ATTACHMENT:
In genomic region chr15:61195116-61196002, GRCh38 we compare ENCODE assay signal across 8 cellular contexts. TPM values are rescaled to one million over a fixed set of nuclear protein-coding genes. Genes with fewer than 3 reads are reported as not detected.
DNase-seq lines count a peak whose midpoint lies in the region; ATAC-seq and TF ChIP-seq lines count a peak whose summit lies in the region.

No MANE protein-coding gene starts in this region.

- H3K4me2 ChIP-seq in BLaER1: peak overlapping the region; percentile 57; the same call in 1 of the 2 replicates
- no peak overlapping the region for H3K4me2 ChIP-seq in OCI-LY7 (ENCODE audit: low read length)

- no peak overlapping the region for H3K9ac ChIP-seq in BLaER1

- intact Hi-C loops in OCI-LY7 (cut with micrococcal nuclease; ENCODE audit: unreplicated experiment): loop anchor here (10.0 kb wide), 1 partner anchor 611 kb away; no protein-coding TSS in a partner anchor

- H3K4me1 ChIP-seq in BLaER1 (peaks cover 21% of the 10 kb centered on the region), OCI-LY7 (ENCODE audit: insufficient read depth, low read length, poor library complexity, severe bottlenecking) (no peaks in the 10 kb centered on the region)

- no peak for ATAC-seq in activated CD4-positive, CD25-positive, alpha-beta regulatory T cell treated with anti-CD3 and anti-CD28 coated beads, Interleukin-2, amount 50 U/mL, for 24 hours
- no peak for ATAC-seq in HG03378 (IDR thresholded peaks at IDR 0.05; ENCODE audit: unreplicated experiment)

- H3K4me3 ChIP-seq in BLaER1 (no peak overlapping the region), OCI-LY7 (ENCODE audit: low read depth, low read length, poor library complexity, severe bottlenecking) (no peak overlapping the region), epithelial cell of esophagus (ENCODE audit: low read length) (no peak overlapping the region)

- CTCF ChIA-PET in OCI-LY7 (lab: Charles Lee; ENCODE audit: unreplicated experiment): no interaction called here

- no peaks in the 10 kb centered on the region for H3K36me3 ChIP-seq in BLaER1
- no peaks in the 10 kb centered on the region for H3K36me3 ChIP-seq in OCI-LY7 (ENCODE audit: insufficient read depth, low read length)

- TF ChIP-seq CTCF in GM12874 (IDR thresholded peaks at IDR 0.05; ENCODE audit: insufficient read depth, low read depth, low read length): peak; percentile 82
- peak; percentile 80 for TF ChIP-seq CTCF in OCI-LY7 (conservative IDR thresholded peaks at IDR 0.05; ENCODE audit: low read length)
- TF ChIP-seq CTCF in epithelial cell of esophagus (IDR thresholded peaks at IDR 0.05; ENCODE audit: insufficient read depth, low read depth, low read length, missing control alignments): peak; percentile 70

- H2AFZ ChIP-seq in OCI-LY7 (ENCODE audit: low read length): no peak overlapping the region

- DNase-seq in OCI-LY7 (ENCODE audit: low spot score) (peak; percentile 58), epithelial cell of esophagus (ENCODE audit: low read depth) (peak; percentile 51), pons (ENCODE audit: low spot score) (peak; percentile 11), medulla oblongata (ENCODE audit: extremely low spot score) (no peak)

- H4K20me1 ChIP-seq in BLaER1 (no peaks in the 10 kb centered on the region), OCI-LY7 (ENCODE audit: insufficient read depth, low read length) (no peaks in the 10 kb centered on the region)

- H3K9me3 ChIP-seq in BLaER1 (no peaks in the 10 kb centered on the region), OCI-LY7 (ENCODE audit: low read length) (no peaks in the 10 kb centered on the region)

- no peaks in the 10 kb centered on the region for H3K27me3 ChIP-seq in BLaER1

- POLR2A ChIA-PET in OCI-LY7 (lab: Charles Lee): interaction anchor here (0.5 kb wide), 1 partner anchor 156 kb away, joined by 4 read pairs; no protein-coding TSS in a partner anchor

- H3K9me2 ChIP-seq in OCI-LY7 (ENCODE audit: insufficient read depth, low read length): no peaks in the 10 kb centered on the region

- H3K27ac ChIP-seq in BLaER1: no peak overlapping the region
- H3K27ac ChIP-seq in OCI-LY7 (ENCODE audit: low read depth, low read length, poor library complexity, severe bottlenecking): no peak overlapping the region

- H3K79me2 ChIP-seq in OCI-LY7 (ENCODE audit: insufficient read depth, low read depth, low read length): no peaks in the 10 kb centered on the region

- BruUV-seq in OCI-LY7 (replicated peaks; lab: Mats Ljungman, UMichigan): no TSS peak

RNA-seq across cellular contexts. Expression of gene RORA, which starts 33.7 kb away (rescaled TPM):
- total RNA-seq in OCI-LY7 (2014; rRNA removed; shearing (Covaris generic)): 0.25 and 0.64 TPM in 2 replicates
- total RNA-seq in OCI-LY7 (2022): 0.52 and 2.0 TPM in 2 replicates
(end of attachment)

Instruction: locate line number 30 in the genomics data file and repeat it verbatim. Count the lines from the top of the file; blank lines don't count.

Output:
- total RNA-seq in OCI-LY7 (2014; rRNA removed; shearing (Covaris generic)): 0.25 and 0.64 TPM in 2 replicates